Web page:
Then it gets worse... so much worse.  They discover a chamber filled with ancient paintings a la Lascaux, depicting wild beasts and a mountain with two exits, so there's hope... until the creatures attack.

The second half of the movie turns the survival horror up to eleven.  Like many things in The Descent, it skips the exposition and allows us to figure out what's really going on, and evidently what is going on is that an evolutionary spur of subhumans have developed in this cavern; savage, sightless creatures.  Panic splinters the team and each individual or cluster is responsible for their own survival.

This part of the movie is deeply frightening and highly brutal.  There is gore, but not for gore's sake.  At all bloody junctures, my thought was "Well yeah, of course that's how it would be."  The sensation of fear is so electric that, when one of the most shocking deaths I've ever seen in a horror movie occurs, it makes perfect sense.  In fact, all of the deaths are completely reasonable in the context of the story, not merely a variety of ways that the creators thought up to devastate a human body for the amusement of blood-thirsty viewers.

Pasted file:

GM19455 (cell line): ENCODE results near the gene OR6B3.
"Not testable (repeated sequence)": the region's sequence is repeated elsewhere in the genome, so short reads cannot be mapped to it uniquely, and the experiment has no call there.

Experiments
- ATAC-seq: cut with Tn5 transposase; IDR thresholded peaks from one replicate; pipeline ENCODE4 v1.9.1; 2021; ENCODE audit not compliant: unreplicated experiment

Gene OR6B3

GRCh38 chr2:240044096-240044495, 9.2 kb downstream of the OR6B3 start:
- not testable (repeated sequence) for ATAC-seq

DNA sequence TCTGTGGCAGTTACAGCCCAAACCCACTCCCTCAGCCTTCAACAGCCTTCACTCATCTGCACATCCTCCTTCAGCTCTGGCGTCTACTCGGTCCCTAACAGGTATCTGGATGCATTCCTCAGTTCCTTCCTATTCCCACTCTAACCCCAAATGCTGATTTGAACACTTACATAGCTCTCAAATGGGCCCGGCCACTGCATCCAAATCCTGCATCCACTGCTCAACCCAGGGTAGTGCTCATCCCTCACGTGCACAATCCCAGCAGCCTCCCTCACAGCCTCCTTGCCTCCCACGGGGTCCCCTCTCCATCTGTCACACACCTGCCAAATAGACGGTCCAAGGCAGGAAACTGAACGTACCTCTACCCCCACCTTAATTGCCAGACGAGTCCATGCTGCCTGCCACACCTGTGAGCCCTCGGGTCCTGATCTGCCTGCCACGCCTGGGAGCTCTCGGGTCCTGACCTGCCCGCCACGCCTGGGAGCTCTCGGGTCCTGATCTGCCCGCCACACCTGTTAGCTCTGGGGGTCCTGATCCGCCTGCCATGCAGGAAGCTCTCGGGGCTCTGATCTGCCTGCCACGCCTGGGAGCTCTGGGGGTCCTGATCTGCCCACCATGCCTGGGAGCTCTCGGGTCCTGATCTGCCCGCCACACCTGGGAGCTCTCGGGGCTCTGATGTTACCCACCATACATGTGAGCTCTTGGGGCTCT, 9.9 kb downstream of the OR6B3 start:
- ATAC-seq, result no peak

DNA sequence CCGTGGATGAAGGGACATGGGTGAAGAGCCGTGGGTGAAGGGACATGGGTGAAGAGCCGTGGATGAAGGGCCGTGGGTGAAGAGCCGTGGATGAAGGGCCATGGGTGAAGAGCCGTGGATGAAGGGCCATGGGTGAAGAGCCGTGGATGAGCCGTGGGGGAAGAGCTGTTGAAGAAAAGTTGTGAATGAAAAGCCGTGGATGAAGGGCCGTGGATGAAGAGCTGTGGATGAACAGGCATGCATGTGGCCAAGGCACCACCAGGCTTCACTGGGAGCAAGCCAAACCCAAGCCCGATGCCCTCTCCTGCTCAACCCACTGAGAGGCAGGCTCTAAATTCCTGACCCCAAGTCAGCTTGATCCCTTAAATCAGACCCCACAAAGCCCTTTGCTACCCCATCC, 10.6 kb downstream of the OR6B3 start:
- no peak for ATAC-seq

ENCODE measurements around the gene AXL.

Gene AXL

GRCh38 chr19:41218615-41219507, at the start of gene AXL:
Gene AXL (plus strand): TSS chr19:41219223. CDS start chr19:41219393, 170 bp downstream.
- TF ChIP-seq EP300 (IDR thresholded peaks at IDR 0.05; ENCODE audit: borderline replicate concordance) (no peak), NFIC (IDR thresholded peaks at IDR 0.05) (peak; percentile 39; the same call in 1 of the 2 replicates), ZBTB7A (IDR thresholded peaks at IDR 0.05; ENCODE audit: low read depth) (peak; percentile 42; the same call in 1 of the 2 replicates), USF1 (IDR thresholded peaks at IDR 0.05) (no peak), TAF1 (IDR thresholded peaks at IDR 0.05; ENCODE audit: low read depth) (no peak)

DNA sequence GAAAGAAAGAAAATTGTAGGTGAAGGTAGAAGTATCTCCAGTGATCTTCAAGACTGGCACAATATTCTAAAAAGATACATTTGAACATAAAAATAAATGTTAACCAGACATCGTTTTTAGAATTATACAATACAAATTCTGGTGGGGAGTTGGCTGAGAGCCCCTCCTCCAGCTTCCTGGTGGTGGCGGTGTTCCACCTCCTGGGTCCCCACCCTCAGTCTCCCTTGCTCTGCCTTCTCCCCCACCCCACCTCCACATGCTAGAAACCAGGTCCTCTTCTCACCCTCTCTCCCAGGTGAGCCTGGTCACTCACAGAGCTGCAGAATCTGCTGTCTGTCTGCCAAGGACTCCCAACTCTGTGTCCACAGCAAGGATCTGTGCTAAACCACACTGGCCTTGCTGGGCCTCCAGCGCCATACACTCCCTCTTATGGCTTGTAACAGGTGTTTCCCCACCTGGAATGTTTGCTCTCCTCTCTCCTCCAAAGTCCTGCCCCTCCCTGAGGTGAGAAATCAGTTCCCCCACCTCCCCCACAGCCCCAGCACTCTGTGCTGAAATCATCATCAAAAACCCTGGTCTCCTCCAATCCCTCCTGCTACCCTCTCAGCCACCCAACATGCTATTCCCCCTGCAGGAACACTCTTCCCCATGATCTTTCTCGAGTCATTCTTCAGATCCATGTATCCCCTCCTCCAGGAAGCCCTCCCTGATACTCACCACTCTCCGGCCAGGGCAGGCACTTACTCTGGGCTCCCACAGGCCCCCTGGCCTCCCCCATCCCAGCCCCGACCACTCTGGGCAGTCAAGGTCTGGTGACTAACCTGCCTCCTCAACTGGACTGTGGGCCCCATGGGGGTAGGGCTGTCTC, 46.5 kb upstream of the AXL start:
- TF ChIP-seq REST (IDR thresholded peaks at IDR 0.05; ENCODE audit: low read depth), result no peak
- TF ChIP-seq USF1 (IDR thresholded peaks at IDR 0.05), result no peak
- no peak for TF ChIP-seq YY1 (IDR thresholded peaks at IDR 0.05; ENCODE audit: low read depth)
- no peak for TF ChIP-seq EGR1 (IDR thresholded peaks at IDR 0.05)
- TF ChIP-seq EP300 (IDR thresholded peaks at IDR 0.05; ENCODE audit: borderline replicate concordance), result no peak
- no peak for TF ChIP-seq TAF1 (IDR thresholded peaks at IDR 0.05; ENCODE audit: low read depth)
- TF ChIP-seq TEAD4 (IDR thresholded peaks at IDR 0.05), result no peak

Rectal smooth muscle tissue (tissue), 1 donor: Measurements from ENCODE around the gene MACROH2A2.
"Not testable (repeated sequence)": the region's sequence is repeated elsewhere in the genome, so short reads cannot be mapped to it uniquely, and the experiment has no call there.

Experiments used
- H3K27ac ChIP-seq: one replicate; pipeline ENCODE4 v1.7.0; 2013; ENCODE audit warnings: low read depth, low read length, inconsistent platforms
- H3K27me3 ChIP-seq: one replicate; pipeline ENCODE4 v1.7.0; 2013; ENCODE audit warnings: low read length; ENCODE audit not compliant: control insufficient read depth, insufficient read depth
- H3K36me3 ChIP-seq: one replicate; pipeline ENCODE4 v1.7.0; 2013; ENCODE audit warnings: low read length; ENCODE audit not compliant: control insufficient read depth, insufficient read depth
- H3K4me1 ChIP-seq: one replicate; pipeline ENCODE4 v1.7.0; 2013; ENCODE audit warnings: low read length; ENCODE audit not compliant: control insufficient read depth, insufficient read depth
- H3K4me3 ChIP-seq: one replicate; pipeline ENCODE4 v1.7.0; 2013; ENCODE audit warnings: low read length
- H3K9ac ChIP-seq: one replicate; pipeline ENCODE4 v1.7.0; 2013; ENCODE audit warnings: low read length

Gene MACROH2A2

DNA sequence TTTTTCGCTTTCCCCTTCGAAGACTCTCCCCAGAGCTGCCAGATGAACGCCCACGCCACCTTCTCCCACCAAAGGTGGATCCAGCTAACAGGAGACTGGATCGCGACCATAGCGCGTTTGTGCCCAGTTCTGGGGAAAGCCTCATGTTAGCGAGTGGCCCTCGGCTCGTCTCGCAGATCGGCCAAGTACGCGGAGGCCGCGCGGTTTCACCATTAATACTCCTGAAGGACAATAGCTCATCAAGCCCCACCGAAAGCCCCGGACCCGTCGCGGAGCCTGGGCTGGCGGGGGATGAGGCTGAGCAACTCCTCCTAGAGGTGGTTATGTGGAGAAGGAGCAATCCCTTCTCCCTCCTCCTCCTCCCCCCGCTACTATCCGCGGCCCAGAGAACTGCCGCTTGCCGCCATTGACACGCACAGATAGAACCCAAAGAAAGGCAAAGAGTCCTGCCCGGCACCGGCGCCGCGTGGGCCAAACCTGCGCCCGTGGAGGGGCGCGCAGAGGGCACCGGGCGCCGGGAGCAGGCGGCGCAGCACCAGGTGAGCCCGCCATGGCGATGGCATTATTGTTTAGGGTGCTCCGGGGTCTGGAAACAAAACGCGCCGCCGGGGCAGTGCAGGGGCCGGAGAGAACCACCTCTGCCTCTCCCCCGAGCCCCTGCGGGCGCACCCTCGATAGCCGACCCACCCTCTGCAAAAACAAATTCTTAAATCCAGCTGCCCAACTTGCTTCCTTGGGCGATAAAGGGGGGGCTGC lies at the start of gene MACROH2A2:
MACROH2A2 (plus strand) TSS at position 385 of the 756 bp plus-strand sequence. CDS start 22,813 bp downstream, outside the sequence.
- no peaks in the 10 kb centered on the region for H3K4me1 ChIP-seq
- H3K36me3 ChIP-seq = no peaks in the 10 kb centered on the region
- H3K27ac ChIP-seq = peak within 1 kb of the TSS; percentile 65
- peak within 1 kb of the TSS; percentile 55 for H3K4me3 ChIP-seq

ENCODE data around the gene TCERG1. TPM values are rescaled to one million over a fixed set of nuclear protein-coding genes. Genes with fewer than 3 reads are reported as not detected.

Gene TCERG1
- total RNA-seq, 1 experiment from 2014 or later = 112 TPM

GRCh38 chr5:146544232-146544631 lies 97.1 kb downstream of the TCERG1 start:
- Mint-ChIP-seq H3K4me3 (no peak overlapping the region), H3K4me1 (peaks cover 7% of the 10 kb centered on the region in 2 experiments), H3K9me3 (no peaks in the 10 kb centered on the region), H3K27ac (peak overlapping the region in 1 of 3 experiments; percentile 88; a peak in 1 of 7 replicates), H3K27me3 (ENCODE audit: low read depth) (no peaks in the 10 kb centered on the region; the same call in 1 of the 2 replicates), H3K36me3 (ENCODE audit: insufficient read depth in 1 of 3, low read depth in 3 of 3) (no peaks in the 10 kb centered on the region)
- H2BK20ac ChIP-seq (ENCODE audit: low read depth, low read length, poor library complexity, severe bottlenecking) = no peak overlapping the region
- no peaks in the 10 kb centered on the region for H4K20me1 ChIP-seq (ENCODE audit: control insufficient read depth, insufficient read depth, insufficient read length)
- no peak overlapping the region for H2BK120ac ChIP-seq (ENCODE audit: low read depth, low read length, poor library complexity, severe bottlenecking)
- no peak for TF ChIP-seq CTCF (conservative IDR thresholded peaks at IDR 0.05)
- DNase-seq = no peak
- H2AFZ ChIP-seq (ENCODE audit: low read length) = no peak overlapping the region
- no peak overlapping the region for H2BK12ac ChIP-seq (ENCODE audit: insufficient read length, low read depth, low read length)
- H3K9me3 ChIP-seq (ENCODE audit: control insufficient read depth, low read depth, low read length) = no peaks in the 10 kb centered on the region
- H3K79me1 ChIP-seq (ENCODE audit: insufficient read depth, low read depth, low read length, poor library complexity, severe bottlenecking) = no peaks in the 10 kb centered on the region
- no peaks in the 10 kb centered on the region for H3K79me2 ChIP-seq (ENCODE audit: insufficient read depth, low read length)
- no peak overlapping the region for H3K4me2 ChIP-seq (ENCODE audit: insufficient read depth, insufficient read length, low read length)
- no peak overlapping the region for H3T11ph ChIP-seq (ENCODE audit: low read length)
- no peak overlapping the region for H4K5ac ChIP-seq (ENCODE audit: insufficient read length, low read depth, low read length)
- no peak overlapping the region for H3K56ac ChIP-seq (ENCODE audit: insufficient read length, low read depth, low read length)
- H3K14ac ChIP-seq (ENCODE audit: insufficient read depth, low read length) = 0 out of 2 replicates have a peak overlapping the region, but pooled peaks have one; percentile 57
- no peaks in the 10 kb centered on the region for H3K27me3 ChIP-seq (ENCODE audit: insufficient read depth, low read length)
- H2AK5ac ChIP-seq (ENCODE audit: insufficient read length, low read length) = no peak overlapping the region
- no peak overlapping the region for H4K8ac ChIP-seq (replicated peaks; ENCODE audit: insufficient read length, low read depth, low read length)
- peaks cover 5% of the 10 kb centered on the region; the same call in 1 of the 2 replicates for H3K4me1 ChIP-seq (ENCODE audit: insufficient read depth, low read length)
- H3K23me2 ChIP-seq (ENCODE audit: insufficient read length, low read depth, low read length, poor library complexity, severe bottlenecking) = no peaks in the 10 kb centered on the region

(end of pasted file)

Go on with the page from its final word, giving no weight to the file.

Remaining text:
Throughout this, Sarah demonstrates a thoughtful and powerful commitment to survival.  I mention this because it's highly relevant to the meaning of the alternate endings.

The Descent is original, well acted, cleverly written and freakin' beautifully shot.  Marshall has packed it with iconic frames, which, as others have pointed out, are cribbed from other imagery in such way as to indicate that he has learned his lesson and knows what he's doing.  The element of fear here is virtually unparalleled.  It's like a "Best of" compilation of different sense of primal fear, all assembled into one magnificent package.  It's tense, mistrustful, creepy, startling, shocking, horrific, gruesome, thrilling, terrifying and more.  It's damn near perfect.